The small, probably monastic settlement is located on top of a pillar-like rock mass, previously used as a Thracian rock sanctuary. A single-nave church, apparently covered with a timber roof, is found on the highest level, together with unidentified adjacent rooms. At a lower level there is a rectangular basin covered with hydraulic plaster, stepped foundations of now-lost structures, and traces of quarrying activities. Glazed pottery sherds indicate a continuous occupation between the 12th and 14th centuries.
Erenler Village (Tavşanhisar Castle)
The small fortified settlement, albeit in a ruinous condition, is located on a hill on the northern parallel of the Via Diagonalis, ca. 4.5 km east of Pınarhisar (Brysis). On the southeastern slopes of the fortified hill are a number of stone quarries, rock-cut tombs, and carved agricultural installations.
Pınarhisar (City Walls)
Pınarhisar (Brysis), a primary local center located roughly 20 km west of Bizye. The city walls are partially preserved in two sections: Three towers and some parts of the body walls in the citadel, albeit heavy-handedly restored in the 1980s, and fragmentary remains of the lower circuit. Based on the masonry techniques and stylistic comparisons, three main construction phases can be suggested: 4th to 6th centuries for the ashlar masonry of the lower city walls, the second half of the 12th century for the alternating brick and stone construction with recessed courses on the circular towers of the citadel, and mid-14th century for the rectangular tower.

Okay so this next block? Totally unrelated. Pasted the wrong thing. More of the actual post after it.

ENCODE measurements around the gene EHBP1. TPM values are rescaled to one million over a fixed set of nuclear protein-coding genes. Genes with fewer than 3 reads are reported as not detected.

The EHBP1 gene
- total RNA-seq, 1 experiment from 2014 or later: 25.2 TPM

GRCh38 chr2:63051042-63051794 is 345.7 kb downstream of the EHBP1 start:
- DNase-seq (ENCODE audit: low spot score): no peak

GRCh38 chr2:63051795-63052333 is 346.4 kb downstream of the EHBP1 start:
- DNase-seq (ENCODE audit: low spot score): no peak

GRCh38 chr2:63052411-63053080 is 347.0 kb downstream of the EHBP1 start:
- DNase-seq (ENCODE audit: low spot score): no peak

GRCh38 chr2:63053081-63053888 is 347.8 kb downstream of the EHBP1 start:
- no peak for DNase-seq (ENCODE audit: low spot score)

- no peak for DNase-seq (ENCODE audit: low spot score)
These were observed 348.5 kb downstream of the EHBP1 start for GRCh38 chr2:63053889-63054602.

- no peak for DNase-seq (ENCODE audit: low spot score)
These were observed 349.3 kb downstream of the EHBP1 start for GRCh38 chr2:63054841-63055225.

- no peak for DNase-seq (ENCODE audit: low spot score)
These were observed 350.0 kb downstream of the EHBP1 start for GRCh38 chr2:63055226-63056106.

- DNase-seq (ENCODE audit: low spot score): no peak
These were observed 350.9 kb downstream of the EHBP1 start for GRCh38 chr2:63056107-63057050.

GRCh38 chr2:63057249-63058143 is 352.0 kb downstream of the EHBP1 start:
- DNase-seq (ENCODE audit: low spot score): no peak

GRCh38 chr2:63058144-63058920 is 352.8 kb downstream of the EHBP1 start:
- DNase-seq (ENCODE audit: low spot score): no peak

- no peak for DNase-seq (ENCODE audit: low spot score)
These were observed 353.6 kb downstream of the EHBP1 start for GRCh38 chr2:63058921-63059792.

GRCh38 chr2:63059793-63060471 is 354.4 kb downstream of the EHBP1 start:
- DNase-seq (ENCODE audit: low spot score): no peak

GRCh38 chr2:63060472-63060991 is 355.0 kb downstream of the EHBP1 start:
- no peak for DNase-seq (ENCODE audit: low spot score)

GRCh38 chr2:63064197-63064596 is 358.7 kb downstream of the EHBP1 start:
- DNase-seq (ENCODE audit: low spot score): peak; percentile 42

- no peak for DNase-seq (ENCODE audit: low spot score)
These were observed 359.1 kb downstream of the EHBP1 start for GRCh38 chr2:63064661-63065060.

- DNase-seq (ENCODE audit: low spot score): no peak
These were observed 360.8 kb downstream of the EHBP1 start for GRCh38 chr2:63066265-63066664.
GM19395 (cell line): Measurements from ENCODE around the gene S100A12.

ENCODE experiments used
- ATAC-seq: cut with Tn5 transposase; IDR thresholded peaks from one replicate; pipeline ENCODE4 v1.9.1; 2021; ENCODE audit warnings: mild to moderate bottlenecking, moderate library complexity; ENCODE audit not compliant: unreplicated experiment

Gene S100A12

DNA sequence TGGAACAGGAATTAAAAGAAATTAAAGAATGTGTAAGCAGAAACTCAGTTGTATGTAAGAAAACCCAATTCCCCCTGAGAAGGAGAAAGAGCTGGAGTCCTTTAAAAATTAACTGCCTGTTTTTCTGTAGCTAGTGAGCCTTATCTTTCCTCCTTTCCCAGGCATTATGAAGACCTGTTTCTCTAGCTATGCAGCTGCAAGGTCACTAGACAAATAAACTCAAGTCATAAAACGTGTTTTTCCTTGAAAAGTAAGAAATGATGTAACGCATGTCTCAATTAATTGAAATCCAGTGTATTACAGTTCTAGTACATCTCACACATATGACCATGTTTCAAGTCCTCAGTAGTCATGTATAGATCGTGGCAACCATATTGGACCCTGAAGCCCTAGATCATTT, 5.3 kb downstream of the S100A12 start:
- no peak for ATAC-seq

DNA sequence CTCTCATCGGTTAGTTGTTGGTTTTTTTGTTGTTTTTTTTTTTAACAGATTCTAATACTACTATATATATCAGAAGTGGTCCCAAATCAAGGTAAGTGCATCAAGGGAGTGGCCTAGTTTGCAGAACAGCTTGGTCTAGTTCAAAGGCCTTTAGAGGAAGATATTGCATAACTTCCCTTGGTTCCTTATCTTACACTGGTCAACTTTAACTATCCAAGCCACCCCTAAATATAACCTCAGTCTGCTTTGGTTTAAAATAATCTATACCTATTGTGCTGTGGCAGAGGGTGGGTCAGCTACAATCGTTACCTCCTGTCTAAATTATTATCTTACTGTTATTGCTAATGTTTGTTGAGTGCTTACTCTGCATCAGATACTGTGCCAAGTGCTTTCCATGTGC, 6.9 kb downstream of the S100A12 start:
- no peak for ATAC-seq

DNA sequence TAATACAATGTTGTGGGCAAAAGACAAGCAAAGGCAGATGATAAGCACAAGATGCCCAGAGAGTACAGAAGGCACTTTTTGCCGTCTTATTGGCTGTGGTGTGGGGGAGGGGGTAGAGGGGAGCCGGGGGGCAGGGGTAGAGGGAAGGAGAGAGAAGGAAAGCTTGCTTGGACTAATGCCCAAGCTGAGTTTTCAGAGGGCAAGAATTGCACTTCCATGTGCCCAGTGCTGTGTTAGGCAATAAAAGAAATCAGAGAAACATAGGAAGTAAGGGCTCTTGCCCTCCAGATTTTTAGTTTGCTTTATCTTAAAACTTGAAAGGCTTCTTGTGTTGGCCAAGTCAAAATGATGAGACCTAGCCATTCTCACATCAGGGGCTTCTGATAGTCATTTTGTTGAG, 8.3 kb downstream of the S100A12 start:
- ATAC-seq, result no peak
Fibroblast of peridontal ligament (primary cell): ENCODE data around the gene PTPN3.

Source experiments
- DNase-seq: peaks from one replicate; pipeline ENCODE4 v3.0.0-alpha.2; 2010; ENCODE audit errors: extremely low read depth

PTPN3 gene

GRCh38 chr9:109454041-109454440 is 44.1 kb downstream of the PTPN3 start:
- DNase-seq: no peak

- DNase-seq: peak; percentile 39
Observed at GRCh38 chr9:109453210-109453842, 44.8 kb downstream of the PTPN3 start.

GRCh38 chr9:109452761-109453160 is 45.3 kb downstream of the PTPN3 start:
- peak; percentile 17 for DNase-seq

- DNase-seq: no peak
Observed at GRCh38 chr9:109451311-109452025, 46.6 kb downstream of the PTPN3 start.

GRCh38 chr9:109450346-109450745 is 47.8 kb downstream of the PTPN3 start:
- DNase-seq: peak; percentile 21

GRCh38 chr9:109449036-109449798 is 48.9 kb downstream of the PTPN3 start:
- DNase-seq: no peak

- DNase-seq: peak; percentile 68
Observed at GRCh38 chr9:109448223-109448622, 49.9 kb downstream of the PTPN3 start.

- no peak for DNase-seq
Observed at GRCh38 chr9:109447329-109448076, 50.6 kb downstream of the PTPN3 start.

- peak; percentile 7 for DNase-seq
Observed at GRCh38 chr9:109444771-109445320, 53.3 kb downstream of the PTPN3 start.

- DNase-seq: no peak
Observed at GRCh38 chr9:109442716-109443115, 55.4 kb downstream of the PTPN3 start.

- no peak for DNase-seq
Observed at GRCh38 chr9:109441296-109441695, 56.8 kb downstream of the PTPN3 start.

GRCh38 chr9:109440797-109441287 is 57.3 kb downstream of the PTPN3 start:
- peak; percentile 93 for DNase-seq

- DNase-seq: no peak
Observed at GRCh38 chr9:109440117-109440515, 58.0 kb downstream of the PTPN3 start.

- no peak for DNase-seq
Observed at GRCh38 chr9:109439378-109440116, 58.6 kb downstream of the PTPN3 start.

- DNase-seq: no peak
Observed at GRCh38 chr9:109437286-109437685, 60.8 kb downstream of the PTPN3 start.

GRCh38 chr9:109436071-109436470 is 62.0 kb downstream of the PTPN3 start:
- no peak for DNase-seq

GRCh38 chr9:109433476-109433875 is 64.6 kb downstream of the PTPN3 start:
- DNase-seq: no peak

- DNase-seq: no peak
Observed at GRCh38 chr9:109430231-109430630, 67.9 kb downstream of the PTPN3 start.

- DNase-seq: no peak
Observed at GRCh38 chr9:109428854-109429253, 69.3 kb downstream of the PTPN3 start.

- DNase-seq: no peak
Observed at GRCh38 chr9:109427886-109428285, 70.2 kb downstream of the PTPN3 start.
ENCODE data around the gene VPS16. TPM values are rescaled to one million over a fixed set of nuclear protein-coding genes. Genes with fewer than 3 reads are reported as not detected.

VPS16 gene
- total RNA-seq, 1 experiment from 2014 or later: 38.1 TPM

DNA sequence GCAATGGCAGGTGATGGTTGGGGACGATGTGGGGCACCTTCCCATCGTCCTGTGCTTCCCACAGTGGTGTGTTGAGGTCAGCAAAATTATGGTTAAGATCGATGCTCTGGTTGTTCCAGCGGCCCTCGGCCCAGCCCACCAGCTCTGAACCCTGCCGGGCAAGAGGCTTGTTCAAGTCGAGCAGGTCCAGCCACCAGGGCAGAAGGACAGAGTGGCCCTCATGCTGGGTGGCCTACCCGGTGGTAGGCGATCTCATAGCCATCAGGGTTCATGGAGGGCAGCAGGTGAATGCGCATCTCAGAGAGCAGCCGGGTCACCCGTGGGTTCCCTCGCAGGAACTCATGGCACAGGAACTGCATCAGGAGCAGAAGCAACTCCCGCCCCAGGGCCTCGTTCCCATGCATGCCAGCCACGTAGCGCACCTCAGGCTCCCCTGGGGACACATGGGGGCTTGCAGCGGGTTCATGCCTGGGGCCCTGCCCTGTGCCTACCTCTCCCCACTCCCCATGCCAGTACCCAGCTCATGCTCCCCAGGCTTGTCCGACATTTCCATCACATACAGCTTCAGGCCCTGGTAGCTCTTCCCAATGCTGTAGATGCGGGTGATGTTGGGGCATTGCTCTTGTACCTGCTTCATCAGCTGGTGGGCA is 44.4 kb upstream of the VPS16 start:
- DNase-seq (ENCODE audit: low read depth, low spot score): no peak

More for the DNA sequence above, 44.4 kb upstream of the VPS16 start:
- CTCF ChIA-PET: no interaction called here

Kaynarca (Rock-cut complex)
The rupestrian complex consists of a nicely-carved barrel-vaulted transverse hall with an exedra at the northeastern end and a square-planned kitchen with a conical roof terminating with a ventilation hole. Until recently, two village houses were leaning against the rock façade, and the carved rooms were adopted for various uses, primarily as sheepfolds and storage. As a result, the worn-out exterior preserves a palimpsest of traces of past usages. In comparison with the rock-cut elite houses in Cappadocia, the complex can be identified as an aristocratic residence with a central courtyard.
Kaynarca (Panagia Church)
Panagia Church, one of the few surviving Byzantine ecclesiastical buildings in the Strandzha Region, displays a cross-in-square design with elongated proportions in the so-called compact variation in which the tripartite sanctuary is integrated into the cruciform layout. The central dome rests on four piers as accustomed in the provinces. Like many small-scale rock-cut churches, the church in Kaynarca does not have a narthex. The construction is tentatively placed in the late 10th or early 11th centuries on stylistic grounds.